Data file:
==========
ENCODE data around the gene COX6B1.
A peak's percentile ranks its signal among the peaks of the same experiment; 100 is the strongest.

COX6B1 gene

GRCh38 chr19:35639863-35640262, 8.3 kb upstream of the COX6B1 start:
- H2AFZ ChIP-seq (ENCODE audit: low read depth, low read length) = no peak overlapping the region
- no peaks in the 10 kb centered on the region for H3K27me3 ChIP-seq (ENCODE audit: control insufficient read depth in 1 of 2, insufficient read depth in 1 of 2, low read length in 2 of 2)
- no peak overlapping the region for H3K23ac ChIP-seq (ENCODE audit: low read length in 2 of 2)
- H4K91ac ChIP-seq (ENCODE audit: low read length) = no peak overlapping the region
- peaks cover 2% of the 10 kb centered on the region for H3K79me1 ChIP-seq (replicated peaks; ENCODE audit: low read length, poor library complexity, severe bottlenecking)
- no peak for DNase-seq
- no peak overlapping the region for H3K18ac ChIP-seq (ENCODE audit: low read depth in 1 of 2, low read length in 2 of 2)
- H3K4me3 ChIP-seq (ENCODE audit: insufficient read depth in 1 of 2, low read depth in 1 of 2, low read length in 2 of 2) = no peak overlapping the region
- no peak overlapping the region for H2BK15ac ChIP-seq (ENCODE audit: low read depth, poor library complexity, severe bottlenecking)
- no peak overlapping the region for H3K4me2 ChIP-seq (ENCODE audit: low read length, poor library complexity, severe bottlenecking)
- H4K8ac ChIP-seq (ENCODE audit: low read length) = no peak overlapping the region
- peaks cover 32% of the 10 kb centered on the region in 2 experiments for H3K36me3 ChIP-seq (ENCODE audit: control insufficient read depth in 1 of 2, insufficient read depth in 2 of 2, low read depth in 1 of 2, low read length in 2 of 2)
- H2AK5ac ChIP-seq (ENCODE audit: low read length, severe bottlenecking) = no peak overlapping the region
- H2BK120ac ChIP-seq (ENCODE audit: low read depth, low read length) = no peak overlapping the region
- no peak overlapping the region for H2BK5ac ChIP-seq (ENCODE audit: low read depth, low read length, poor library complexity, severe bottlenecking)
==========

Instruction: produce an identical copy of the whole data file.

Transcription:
ENCODE data around the gene COX6B1.
A peak's percentile ranks its signal among the peaks of the same experiment; 100 is the strongest.

COX6B1 gene

GRCh38 chr19:35639863-35640262, 8.3 kb upstream of the COX6B1 start:
- H2AFZ ChIP-seq (ENCODE audit: low read depth, low read length) = no peak overlapping the region
- no peaks in the 10 kb centered on the region for H3K27me3 ChIP-seq (ENCODE audit: control insufficient read depth in 1 of 2, insufficient read depth in 1 of 2, low read length in 2 of 2)
- no peak overlapping the region for H3K23ac ChIP-seq (ENCODE audit: low read length in 2 of 2)
- H4K91ac ChIP-seq (ENCODE audit: low read length) = no peak overlapping the region
- peaks cover 2% of the 10 kb centered on the region for H3K79me1 ChIP-seq (replicated peaks; ENCODE audit: low read length, poor library complexity, severe bottlenecking)
- no peak for DNase-seq
- no peak overlapping the region for H3K18ac ChIP-seq (ENCODE audit: low read depth in 1 of 2, low read length in 2 of 2)
- H3K4me3 ChIP-seq (ENCODE audit: insufficient read depth in 1 of 2, low read depth in 1 of 2, low read length in 2 of 2) = no peak overlapping the region
- no peak overlapping the region for H2BK15ac ChIP-seq (ENCODE audit: low read depth, poor library complexity, severe bottlenecking)
- no peak overlapping the region for H3K4me2 ChIP-seq (ENCODE audit: low read length, poor library complexity, severe bottlenecking)
- H4K8ac ChIP-seq (ENCODE audit: low read length) = no peak overlapping the region
- peaks cover 32% of the 10 kb centered on the region in 2 experiments for H3K36me3 ChIP-seq (ENCODE audit: control insufficient read depth in 1 of 2, insufficient read depth in 2 of 2, low read depth in 1 of 2, low read length in 2 of 2)
- H2AK5ac ChIP-seq (ENCODE audit: low read length, severe bottlenecking) = no peak overlapping the region
- H2BK120ac ChIP-seq (ENCODE audit: low read depth, low read length) = no peak overlapping the region
- no peak overlapping the region for H2BK5ac ChIP-seq (ENCODE audit: low read depth, low read length, poor library complexity, severe bottlenecking)